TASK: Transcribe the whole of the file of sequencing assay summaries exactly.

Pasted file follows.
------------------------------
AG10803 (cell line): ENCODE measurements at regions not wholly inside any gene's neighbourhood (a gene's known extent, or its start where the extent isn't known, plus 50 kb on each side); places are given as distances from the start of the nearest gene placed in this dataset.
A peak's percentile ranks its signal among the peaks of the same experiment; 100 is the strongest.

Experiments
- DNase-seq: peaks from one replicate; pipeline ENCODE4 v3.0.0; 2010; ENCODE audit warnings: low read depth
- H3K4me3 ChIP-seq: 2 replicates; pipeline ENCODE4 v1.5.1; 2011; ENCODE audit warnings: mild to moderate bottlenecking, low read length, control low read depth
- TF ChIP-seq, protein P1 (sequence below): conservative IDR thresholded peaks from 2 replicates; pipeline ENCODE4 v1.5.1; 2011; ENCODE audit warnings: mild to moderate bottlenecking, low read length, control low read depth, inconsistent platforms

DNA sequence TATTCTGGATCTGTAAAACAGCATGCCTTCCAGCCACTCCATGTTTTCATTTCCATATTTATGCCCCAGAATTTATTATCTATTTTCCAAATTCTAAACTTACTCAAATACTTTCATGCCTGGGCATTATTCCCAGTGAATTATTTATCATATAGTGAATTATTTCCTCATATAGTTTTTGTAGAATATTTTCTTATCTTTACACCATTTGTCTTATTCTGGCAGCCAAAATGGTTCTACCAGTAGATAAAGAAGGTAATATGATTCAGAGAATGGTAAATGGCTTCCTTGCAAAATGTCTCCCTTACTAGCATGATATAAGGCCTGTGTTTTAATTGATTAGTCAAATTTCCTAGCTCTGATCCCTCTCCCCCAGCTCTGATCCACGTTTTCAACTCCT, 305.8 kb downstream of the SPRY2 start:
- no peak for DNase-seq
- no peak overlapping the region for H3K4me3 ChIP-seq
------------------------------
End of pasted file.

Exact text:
AG10803 (cell line): ENCODE measurements at regions not wholly inside any gene's neighbourhood (a gene's known extent, or its start where the extent isn't known, plus 50 kb on each side); places are given as distances from the start of the nearest gene placed in this dataset.
A peak's percentile ranks its signal among the peaks of the same experiment; 100 is the strongest.

Experiments
- DNase-seq: peaks from one replicate; pipeline ENCODE4 v3.0.0; 2010; ENCODE audit warnings: low read depth
- H3K4me3 ChIP-seq: 2 replicates; pipeline ENCODE4 v1.5.1; 2011; ENCODE audit warnings: mild to moderate bottlenecking, low read length, control low read depth
- TF ChIP-seq, protein P1 (sequence below): conservative IDR thresholded peaks from 2 replicates; pipeline ENCODE4 v1.5.1; 2011; ENCODE audit warnings: mild to moderate bottlenecking, low read length, control low read depth, inconsistent platforms

DNA sequence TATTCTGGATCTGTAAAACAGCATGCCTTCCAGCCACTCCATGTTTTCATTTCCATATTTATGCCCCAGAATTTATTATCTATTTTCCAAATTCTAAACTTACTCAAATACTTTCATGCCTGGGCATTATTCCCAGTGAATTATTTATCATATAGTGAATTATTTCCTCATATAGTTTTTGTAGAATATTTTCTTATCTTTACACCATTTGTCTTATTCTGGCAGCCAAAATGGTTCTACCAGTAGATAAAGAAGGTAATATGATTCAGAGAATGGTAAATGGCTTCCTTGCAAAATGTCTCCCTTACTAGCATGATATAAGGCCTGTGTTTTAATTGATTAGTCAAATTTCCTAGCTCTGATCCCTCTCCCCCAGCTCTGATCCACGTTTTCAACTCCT, 305.8 kb downstream of the SPRY2 start:
- no peak for DNase-seq
- no peak overlapping the region for H3K4me3 ChIP-seq